Is striving to be the good mother really what true mothering is?

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Is striving to be the good mother really what true mothering is?

Years ago, as a young mother I found the expectations of myself and others seemed to be endless. I didn’t want to be seen as a failure or a bad mother, so I kept on ‘mothering’ the way I, and many other women around me, had been taught, usually from birth.

It didn’t occur to us to question the ‘good mother’ norms of self-sacrifice and over-responsibility for our families – and our families willingly lapped it all up without a second thought! We accepted and comforted ourselves with the belief that this was ’just the way it is’ when we step into the world of motherhood.

If it was a job in the workforce, our key performance indicators could include:

  • devotion to others

  • large doses of mother guilt

  • lack of self-confidence

  • exhaustion

  • no time for self-care or self-nurturing

  • well masked feelings of entrapment and resentment

Sadly, most mothers would receive an ‘outstanding achievement’ award for their performance!

We all love to feel special, valued, cherished etc. and one of the chief ways women seek and deliver this is through living up to our perceptions of what ‘mothering’ is, from taking care of others to protecting them and making life as easy and comfortable for them as possible.

We devote an enormous amount of time and energy into ‘mothering’, in all its guises, in the belief that this is our role as women. Yet the stark reality is that

Most women are completely exhausted as they struggle with juggling all the demands they have on their plate as part of keeping up the good mother image.

As mothers, we do have our fleeting moments where everything appears to be working and is seemingly rolling along comfortably, but is it really that comfortable? Let’s face it – experience tells us that even if we have a seemingly ‘good’ day, things will soon revert to the old status quo. We are then back in the land of discomfort, except now with a new layer of mother guilt and shame and a feeling of needing to try harder to fit in with all the pictures of mothering we hold.

Mothers go around in circles, silently asking themselves:

‘Is this it?’
‘Is this what life amounts to?’
‘My life is crammed full, but it still feels empty …’
‘I love my child/ren, but why isn’t motherhood more fulfilling?’
‘What’s wrong with me?’

How many of us get to this point, thinking that there is something wrong with us for feeling this way or that trying harder is the answer, before we stop blaming ourselves and instead start questioning the set-up of mothering as we know it? When we are ready to delve into this subject a little deeper, a great starting place for exploring the alternative to traditional forms of motherhood comes through recognising what it is not.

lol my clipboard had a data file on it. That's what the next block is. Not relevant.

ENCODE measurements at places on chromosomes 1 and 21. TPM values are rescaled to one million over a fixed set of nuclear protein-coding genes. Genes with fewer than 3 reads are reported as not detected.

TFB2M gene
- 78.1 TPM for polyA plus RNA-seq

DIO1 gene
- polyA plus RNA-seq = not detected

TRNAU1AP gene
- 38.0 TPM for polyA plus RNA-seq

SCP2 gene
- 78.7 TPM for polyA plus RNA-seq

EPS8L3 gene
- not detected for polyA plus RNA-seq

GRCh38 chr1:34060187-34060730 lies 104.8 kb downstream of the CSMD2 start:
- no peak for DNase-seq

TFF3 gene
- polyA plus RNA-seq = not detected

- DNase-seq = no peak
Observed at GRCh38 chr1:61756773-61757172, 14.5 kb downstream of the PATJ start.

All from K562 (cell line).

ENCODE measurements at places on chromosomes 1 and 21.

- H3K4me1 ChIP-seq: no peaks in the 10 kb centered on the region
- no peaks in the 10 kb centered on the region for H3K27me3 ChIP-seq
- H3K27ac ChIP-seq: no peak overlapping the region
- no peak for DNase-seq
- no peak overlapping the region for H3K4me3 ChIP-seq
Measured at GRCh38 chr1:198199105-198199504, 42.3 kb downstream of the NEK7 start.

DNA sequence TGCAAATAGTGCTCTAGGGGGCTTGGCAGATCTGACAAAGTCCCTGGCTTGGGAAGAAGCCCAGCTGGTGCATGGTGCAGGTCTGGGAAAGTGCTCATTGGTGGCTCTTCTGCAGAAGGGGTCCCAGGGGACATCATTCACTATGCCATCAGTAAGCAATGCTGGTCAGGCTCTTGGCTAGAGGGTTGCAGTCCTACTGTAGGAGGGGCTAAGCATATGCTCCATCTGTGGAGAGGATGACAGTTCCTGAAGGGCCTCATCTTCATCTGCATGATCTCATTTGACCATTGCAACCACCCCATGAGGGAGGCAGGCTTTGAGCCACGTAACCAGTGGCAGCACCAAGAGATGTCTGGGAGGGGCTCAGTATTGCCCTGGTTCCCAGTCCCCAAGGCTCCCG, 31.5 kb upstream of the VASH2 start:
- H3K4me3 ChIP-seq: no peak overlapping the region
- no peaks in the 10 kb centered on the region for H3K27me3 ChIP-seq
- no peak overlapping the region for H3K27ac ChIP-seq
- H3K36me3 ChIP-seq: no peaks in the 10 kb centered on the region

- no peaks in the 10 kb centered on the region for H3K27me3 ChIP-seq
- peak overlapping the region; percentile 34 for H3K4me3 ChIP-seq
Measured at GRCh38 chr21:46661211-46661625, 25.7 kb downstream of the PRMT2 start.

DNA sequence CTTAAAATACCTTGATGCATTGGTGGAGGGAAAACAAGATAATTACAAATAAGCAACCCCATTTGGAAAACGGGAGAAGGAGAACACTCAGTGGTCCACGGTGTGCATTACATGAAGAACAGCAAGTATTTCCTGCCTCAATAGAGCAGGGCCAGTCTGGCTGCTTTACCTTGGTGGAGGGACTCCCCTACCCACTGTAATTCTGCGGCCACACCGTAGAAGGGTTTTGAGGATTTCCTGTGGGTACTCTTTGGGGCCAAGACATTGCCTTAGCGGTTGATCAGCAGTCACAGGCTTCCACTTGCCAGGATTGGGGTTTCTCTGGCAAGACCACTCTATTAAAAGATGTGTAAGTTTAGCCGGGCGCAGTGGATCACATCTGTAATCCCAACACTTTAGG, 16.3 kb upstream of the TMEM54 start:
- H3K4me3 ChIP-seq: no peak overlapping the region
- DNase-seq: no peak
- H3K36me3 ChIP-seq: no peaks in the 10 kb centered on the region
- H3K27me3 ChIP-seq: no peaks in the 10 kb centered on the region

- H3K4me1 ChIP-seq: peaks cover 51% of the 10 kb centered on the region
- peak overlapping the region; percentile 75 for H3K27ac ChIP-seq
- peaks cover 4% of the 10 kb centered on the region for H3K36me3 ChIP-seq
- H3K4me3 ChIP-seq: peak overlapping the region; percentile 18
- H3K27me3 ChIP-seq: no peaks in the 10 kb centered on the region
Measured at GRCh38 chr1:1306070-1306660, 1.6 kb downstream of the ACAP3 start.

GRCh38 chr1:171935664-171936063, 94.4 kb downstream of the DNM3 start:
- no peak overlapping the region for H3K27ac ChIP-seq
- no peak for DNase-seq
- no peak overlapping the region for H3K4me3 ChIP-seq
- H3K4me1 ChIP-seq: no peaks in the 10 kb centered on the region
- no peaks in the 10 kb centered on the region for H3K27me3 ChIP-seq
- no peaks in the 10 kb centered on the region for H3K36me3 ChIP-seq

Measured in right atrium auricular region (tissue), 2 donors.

"A revelation on parenting:

It will be our wisest move when we realise that we are to raise adults in little bodies until they are adults in big bodies.

The key, therefore, is to not allow the adult in the little body to grow up to be a child in a bigger body."

Serge Benhayon Esoteric Teachings & Revelations Volume II, ed 1, p 302

Perhaps the best medicine for the exhaustion and emptiness could be to simply start with examining the old accepted thoughts, beliefs and behaviours, including mother guilt. If we stop and think about it, why do mothers jump in and do things for others instead of supporting them to do what’s required for themselves? Why do mothers assume that others are incapable and therefore it’s their job as mothers to constantly find solutions and take care of any current or potential problems on behalf of others? Where is the honouring and respect in that way of living?

Making mothering about firstly caring for and nurturing ourselves as women and allowing others to take responsibility for themselves can be uncomfortable at first. It also shows us how comfortably entrenched and controlling we have been in our roles in the first place!

It obviously takes practice to see and change old behaviours and ways of thinking, but what’s on offer is feeling honoured, vital, light and joyful from the inside out. When women can develop this way of being, it provides inspiration for women everywhere to consider letting go of the comfort of old ways of ‘doing’ mothering.

As more and more women usher in a new era of self-nurturing and self-care, their self-confidence rises and slowly but surely the societal norms that define what makes the ‘good mother’ change.

When a woman knows to the bone that if everyone, children included, is supported to take equal care and responsibility for themselves and the family they are part of, the true meaning of mothering can be lovingly experienced by all as the evolution it truly is.

Filed under

Self-nurturingMotherhoodParentingRaising childrenChildren

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